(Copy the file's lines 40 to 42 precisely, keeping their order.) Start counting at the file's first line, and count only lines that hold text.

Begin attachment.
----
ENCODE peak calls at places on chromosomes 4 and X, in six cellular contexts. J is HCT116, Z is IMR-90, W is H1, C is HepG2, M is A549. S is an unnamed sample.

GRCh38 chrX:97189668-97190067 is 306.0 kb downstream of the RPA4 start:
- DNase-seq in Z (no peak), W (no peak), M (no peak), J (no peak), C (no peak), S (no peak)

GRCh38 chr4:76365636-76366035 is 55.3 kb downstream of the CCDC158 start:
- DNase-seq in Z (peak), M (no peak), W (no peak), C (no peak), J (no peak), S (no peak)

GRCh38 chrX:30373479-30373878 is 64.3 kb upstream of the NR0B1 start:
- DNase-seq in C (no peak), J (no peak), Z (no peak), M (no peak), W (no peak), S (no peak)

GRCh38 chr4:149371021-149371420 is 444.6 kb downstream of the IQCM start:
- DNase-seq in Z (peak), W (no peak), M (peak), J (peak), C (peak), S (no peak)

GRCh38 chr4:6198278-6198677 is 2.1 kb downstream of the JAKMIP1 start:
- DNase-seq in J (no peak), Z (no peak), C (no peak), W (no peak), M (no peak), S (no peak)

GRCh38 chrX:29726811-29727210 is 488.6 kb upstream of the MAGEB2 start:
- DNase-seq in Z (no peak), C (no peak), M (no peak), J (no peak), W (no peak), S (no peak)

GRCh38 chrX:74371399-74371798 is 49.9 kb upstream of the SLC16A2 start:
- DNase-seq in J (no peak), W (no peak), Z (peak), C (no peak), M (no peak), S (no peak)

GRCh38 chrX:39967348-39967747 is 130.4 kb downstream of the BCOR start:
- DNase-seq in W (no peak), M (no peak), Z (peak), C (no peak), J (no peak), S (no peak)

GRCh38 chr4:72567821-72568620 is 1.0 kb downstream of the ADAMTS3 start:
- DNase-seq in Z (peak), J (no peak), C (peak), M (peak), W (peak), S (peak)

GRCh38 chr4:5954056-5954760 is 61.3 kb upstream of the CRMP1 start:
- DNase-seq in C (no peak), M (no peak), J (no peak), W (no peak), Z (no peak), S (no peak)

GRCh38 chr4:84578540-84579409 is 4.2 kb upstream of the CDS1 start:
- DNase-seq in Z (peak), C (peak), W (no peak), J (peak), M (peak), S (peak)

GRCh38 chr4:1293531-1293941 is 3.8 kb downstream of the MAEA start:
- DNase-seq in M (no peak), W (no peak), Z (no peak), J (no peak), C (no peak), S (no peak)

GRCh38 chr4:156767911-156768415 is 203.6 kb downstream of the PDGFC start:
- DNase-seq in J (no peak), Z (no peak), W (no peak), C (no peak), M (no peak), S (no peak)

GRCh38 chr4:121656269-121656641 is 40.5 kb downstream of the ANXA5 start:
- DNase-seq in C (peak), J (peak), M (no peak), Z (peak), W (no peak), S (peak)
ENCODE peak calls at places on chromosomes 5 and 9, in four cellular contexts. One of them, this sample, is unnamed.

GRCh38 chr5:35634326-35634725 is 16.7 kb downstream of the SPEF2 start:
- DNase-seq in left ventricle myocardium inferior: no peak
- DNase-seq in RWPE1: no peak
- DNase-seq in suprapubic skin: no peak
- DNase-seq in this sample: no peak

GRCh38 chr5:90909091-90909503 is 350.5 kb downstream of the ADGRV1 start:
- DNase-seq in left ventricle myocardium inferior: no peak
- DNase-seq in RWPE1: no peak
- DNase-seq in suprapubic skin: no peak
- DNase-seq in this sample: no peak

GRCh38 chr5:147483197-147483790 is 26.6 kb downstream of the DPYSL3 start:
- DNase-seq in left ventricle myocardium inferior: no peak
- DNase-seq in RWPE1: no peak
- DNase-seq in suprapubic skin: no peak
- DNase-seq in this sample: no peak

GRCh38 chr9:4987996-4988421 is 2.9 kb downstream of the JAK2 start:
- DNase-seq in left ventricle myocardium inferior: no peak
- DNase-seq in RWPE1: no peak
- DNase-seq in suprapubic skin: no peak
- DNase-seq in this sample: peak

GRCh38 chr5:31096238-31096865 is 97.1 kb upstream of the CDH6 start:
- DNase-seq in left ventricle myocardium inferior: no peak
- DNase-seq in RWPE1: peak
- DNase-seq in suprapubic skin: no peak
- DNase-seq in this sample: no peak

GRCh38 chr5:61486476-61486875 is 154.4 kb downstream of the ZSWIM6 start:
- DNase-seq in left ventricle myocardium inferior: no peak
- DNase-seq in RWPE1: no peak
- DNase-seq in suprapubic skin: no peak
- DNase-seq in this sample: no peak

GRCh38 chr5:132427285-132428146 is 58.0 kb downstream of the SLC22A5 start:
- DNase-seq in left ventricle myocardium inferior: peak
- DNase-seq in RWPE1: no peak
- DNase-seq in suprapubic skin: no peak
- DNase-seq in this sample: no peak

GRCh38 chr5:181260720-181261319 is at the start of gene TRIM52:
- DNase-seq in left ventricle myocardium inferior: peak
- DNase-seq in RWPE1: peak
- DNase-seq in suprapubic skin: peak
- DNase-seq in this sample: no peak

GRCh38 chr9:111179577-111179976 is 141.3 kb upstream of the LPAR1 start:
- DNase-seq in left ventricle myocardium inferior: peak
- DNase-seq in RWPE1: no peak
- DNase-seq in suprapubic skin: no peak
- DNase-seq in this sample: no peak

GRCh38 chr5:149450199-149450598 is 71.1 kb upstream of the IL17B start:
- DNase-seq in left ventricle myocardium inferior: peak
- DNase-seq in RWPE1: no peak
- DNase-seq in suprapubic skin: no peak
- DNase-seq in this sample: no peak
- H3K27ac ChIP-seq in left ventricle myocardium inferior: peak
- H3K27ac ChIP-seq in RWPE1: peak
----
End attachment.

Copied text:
- DNase-seq in this sample: no peak

GRCh38 chr5:147483197-147483790 is 26.6 kb downstream of the DPYSL3 start:
- DNase-seq in left ventricle myocardium inferior: no peak